Dr. LUKE LEAFGREN
-Comp Lit PhD 2012-
wins the 2018 Saif Ghobash Banipal Prize for Arabic Literary Translation
"A seamless rendering of an outstanding work of fiction"
The 2018 Saif Ghobash Banipal Prize for Arabic Literary Translation is awarded to Luke Leafgren for his translation of the novel The President's Gardens by Iraqi author Muhsin al-Ramli, published by MacLehose Press. The judges chose his translation from the shortlist of four works announced on 10 December 2018. The award of £3,000 will be presented to Luke Leafgren on 13 February 2019 at the Translation Prizes Award Ceremony, organised and hosted by the Society of Authors, at the British Library's Knowledge Centre, along with the other translation prizes being awarded this year.
The judging panel comprised publisher and translator Pete Ayrton (chair), editor and translator Georgia de Chamberet, Jordanian author Fadia Faqir, and university lecturer and translator Sophia Vasalou. The prize is administered by Paula Johnson, Head of Prizes and Awards at the Society of Authors.
THE JUDGES' REPORT
Luke Leafgren for his translation of the novel
The President's Gardens by Muhsin al-Ramli
In this brilliant novel the personal, political and fantastical are interwoven to excavate and record Iraq's recent history in all its complexity, horror and absurdity. The translation by Luke Leafgren is imperceptible and mirrors the writer's many changes of register. The author is fortunate to have found a translator totally in sympathy with his writing. Faced with many difficult choices, Leafgren has produced a work both faithful to the Arabic and a work of art in English.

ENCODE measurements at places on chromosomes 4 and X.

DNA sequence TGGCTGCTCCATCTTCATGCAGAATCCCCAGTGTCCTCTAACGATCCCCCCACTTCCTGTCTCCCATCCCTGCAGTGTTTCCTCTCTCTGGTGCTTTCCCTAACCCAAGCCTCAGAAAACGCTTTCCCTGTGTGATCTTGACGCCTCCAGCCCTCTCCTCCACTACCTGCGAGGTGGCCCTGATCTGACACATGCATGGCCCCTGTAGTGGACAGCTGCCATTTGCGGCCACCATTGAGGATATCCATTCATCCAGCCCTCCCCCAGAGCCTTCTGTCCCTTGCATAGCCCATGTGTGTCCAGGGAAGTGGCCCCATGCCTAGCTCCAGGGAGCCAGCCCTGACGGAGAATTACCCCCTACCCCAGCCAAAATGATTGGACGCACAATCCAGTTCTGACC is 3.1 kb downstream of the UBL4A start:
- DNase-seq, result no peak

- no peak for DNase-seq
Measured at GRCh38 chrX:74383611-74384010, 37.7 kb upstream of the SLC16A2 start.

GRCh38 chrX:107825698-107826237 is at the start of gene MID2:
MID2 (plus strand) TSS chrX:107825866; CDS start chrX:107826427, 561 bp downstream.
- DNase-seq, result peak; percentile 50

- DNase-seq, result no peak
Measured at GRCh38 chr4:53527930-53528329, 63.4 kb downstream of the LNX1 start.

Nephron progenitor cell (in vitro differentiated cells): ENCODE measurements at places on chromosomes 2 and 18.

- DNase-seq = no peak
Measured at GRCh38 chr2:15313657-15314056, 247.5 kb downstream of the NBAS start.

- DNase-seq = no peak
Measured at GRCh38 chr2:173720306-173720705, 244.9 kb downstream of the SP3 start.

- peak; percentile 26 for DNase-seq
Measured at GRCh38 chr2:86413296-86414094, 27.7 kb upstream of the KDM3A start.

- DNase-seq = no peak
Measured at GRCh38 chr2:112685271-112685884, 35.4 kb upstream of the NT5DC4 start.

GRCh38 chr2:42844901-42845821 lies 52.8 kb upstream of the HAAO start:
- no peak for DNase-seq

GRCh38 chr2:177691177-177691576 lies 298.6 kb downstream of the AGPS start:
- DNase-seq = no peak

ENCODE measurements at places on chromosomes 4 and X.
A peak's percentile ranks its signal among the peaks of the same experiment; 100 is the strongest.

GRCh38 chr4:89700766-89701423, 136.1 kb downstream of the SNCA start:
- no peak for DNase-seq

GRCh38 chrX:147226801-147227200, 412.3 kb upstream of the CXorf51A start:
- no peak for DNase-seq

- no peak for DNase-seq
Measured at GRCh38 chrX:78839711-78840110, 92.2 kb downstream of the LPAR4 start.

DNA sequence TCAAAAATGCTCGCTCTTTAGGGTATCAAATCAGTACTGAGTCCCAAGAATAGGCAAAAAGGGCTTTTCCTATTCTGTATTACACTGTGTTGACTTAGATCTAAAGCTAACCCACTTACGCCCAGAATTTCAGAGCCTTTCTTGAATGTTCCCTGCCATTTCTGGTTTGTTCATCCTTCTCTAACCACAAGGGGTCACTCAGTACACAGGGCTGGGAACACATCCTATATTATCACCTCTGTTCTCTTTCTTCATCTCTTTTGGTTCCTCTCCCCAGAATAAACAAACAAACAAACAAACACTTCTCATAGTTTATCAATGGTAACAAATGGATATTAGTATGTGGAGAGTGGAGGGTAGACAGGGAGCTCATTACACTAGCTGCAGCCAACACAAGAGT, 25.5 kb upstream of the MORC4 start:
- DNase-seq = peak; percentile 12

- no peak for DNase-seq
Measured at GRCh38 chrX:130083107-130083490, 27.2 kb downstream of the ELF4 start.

In a clear reference to Gabriel Garcia Márquez's Macondo, which was destroyed by the establishment of a banana plantation, Muhsin Al-Ramli's begins his novel with the discovery of nine banana crates, each containing a severed, mutilated head in an Iraqi village without bananas – one of the heads belonged to Ibrahim, "the fated", who is made sterile by poison gas in the Iran war, loses his foot during the invasion of Kuwait and, then, finds a job in the President's Gardens.
When Ibrahim is appointed to "care for these roses", he is impressed with how immaculate the garden appears on the surface – the crimes lie beneath. His job description and responsibilities keep shifting as he descends into the inferno until he becomes a grave-digger.
Despite Ibrahim's fear and fatalism, he begins to give the dead a dignified burial, register the date and time of their killing, establish and document their identity by painstakingly gathering shreds of evidence like skin, teeth, nails, etc.
Ibrahim's acts of salvation give a history to the thousands of Iraqi disappeared. The point is made that ordinary people can make a difference – giving an identity to nameless corpses ensures that they cannot be forgotten.
Tender, funny, tragic, wise and poetic, The President's Garden is imbued with the richness and complexity of a region that has known little peace over the last century. Luke Leafgren's translation conveys beautifully the spirit and idiosyncrasies of the original. It is a seamless rendering of an outstanding work of fiction. Both author and translator are to be warmly congratulated.
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